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Message boards : General discussion : Why does p divide 2^(p-1)-1?

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Message 147019 - Posted: 24 Dec 2020 | 7:17:02 UTC

This might sound like a strange question and I am not looking for a mathmatical proof. But maybe there is some more accessible way to show why there is a relation at all? It seems so arbitrary to me, which, of course, it actually isn't.
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Primes: 1281979 & 12+8+1979 & 1+2+8+1+9+7+9 & 1^2+2^2+8^2+1^2+9^2+7^2+9^2 & 12*8+19*79 & 12^8-1979 & 1281979 + 4 (cousin prime)

Message 147024 - Posted: 24 Dec 2020 | 10:25:03 UTC - in response to Message 147019.

This might sound like a strange question and I am not looking for a mathmatical proof. But maybe there is some more accessible way to show why there is a relation at all? It seems so arbitrary to me, which, of course, it actually isn't.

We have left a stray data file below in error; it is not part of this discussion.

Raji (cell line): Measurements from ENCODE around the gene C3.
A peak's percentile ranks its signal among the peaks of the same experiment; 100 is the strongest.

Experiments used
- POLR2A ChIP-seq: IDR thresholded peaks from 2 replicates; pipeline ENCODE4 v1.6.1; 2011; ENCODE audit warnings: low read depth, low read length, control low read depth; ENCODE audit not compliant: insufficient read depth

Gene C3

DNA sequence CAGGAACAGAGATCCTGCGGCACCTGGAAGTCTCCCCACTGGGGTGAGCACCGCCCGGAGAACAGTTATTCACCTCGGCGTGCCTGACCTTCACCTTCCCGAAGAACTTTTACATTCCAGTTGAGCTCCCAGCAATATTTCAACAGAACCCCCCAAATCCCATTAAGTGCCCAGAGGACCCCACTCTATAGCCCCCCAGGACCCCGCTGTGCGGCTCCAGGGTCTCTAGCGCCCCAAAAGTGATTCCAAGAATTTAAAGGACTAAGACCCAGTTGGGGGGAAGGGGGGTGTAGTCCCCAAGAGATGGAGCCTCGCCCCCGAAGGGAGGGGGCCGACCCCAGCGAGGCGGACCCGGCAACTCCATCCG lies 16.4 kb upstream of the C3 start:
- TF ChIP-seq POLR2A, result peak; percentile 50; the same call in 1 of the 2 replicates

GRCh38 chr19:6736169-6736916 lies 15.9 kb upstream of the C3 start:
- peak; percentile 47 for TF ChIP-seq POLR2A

Not sure what kind of answer you are after, when not a proof.

This result is known as Fermat's little theorem (Wikipedia). I suggest you read about it. What they call a, is 2 in your example, so the result is valid if 2 does not divide the prime p.

A modern way of understanding the result, is that the (nonzero) integers modulo p form a group with multiplication, and in that group, 2 is a member; and the order of a member divides the order of the group which is p-1 (Lagrange's theorem).

/JeppeSN

Message boards : General discussion : Why does p divide 2^(p-1)-1?